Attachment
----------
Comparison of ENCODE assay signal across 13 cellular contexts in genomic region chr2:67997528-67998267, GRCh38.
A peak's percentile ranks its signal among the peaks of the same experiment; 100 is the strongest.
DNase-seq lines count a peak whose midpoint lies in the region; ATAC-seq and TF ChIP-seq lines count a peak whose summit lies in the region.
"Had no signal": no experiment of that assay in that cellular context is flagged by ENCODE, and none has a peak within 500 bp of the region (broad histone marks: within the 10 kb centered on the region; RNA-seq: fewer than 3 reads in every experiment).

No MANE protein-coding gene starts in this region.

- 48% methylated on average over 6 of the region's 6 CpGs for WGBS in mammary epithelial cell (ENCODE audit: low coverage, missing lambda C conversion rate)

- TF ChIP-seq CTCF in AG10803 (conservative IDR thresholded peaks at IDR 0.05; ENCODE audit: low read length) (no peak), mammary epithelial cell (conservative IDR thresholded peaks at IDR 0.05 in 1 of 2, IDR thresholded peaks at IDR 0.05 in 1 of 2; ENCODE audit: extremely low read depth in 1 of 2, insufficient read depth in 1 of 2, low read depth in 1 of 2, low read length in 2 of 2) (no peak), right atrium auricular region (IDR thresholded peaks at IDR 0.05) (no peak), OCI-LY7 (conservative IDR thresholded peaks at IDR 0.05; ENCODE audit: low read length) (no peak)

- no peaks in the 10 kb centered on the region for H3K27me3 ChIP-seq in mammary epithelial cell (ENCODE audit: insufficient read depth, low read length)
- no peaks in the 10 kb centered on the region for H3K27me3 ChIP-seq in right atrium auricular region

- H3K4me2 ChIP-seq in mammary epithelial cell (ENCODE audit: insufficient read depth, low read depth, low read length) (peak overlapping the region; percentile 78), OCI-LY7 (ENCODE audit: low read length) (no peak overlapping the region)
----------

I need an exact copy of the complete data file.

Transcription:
Comparison of ENCODE assay signal across 13 cellular contexts in genomic region chr2:67997528-67998267, GRCh38.
A peak's percentile ranks its signal among the peaks of the same experiment; 100 is the strongest.
DNase-seq lines count a peak whose midpoint lies in the region; ATAC-seq and TF ChIP-seq lines count a peak whose summit lies in the region.
"Had no signal": no experiment of that assay in that cellular context is flagged by ENCODE, and none has a peak within 500 bp of the region (broad histone marks: within the 10 kb centered on the region; RNA-seq: fewer than 3 reads in every experiment).

No MANE protein-coding gene starts in this region.

- 48% methylated on average over 6 of the region's 6 CpGs for WGBS in mammary epithelial cell (ENCODE audit: low coverage, missing lambda C conversion rate)

- TF ChIP-seq CTCF in AG10803 (conservative IDR thresholded peaks at IDR 0.05; ENCODE audit: low read length) (no peak), mammary epithelial cell (conservative IDR thresholded peaks at IDR 0.05 in 1 of 2, IDR thresholded peaks at IDR 0.05 in 1 of 2; ENCODE audit: extremely low read depth in 1 of 2, insufficient read depth in 1 of 2, low read depth in 1 of 2, low read length in 2 of 2) (no peak), right atrium auricular region (IDR thresholded peaks at IDR 0.05) (no peak), OCI-LY7 (conservative IDR thresholded peaks at IDR 0.05; ENCODE audit: low read length) (no peak)

- no peaks in the 10 kb centered on the region for H3K27me3 ChIP-seq in mammary epithelial cell (ENCODE audit: insufficient read depth, low read length)
- no peaks in the 10 kb centered on the region for H3K27me3 ChIP-seq in right atrium auricular region

- H3K4me2 ChIP-seq in mammary epithelial cell (ENCODE audit: insufficient read depth, low read depth, low read length) (peak overlapping the region; percentile 78), OCI-LY7 (ENCODE audit: low read length) (no peak overlapping the region)